I was a newly minted high school freshman when my family moved onto his street on a breezy September day. Five sisters carrying boxes up the driveway quickly attracted the neighborhood boys like feeder fish gathering to the dock. They rode their bikes back and forth in front of our new home.
Finally, around dinnertime they approached our front porch and introduced themselves. The sun set while my sister, Jessica, and I made conversation, and my mother shoo’d them away soon after because it was a school night. Inside the house she dubbed them “Beavis and Buttheads,” my brother rolled his eyes, and Jessica and I giggled.
In the days that followed, we met several more boys who lived in the same cookie cutter houses throughout our development, but Paul was the one I liked right away. I thought he was so dreamy, from his wavy hair that he absentmindedly twirled whenever he was concentrating or nervous, to his flannel shirt layered over his Pearl Jam tee, right down to his scuffed Airwalks. He was quieter than the other boys on the block, but he had a great smile and a smart personality.
They all went to the local public high school, but we still went to the Catholic school back in our old town. It was 10 miles away, so our bus always dropped us off about an hour after the boys got home, and Paul was almost always waiting at the bus stop for me. He’d walk me home where I’d get changed and head right back out until dinnertime, and after dinner we hung out until curfew.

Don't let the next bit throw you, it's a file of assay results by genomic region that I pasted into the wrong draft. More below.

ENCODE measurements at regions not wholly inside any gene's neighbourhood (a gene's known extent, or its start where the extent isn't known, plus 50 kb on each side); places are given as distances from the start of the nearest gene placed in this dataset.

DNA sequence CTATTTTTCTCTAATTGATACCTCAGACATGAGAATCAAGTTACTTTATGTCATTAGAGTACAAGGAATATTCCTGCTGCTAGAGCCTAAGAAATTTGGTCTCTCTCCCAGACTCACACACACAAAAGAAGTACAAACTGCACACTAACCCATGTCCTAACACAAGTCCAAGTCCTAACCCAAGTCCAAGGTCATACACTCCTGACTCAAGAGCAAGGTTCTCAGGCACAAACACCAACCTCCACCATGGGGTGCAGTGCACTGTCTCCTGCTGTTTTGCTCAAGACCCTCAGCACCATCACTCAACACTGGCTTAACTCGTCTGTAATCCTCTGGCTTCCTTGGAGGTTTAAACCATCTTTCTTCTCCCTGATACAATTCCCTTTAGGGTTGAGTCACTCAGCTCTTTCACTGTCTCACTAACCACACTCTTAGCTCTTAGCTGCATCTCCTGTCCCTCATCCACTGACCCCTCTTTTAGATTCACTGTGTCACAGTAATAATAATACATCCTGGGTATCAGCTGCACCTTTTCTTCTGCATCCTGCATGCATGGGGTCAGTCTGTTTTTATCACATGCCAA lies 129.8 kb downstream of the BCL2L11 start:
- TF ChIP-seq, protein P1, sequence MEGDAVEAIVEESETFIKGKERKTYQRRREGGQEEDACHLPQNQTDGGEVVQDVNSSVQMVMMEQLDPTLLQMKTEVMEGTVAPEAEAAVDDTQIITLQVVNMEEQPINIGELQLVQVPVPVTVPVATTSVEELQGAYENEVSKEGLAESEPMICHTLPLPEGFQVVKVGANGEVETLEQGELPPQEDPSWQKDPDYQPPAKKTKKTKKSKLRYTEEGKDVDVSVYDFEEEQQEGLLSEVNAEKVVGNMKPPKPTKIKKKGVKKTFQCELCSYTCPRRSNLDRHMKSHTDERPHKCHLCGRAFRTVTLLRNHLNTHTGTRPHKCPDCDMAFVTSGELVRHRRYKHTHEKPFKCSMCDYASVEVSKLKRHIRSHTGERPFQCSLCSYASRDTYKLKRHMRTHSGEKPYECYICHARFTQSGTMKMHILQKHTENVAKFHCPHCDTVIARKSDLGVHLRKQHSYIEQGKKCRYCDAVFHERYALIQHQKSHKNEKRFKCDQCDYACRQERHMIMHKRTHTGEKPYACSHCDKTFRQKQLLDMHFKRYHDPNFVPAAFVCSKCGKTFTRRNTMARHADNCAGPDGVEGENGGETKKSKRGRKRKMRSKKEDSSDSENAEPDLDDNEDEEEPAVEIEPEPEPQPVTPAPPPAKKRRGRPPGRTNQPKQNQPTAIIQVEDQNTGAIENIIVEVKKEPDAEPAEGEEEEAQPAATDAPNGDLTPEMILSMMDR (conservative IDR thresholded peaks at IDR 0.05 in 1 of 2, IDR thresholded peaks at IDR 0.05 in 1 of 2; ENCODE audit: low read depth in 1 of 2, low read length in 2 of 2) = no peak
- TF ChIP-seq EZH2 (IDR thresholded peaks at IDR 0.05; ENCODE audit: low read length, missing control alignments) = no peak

At that age, relationships are just everything, and since we lived a mere two minute walk away from one another we rarely spent a moment apart when we didn’t have to.
Toward the end of our freshman year, I found out that Paul was ranked first in his class. I was genuinely shocked. We ran with the pothead crowd, so I just assumed he was as equally unmotivated about school as I was. Plus, we went to different schools and he hardly ever talked about his grades. All these months we were dating and I had no idea my boyfriend was so smart!
We continued to date through sophomore and junior year, and while Paul slowly took more of an interest in picking up extracurriculars to beef up his college applications, I continued to float through school with crappy grades. I wasn’t a troublemaker, so even though there were times I skated right above failing some classes, I was never actually flagged for it. I took no interest in extra-curriculars, and I began to resent the time that Paul gave to his activities and I took it out on him. We argued a lot.
I transferred to the same school as Paul for my senior year. I decided I had enough friends in the area now and I never really felt a strong allegiance to my old school- or anything for that matter. Paul and I were both thrilled to spend more time together, too. We’d been dating long enough to gain a sort of uni-name -- we were “Paul & Jeanne.” Or at least that’s how I saw it in my eyes.